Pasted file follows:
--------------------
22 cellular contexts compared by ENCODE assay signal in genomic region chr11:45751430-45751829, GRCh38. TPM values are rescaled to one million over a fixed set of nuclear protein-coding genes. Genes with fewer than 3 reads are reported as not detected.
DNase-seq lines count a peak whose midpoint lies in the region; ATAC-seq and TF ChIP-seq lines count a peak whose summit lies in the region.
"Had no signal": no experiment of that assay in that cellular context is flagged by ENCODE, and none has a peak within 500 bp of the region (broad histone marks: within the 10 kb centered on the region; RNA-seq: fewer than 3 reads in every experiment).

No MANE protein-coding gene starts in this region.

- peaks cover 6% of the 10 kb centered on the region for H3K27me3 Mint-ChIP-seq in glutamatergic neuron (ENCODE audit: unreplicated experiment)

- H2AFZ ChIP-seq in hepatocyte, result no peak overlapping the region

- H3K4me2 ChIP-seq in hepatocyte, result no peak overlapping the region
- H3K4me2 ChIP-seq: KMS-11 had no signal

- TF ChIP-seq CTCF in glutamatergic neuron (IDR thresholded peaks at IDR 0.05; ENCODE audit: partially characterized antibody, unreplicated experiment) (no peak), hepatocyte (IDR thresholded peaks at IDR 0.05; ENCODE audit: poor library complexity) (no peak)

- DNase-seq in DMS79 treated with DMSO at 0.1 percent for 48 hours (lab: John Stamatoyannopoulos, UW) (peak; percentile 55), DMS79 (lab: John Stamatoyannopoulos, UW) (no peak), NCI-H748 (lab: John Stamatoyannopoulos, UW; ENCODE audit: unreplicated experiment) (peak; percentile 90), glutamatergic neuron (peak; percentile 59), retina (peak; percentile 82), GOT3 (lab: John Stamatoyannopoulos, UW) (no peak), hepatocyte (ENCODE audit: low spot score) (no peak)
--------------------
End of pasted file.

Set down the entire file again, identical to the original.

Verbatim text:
22 cellular contexts compared by ENCODE assay signal in genomic region chr11:45751430-45751829, GRCh38. TPM values are rescaled to one million over a fixed set of nuclear protein-coding genes. Genes with fewer than 3 reads are reported as not detected.
DNase-seq lines count a peak whose midpoint lies in the region; ATAC-seq and TF ChIP-seq lines count a peak whose summit lies in the region.
"Had no signal": no experiment of that assay in that cellular context is flagged by ENCODE, and none has a peak within 500 bp of the region (broad histone marks: within the 10 kb centered on the region; RNA-seq: fewer than 3 reads in every experiment).

No MANE protein-coding gene starts in this region.

- peaks cover 6% of the 10 kb centered on the region for H3K27me3 Mint-ChIP-seq in glutamatergic neuron (ENCODE audit: unreplicated experiment)

- H2AFZ ChIP-seq in hepatocyte, result no peak overlapping the region

- H3K4me2 ChIP-seq in hepatocyte, result no peak overlapping the region
- H3K4me2 ChIP-seq: KMS-11 had no signal

- TF ChIP-seq CTCF in glutamatergic neuron (IDR thresholded peaks at IDR 0.05; ENCODE audit: partially characterized antibody, unreplicated experiment) (no peak), hepatocyte (IDR thresholded peaks at IDR 0.05; ENCODE audit: poor library complexity) (no peak)

- DNase-seq in DMS79 treated with DMSO at 0.1 percent for 48 hours (lab: John Stamatoyannopoulos, UW) (peak; percentile 55), DMS79 (lab: John Stamatoyannopoulos, UW) (no peak), NCI-H748 (lab: John Stamatoyannopoulos, UW; ENCODE audit: unreplicated experiment) (peak; percentile 90), glutamatergic neuron (peak; percentile 59), retina (peak; percentile 82), GOT3 (lab: John Stamatoyannopoulos, UW) (no peak), hepatocyte (ENCODE audit: low spot score) (no peak)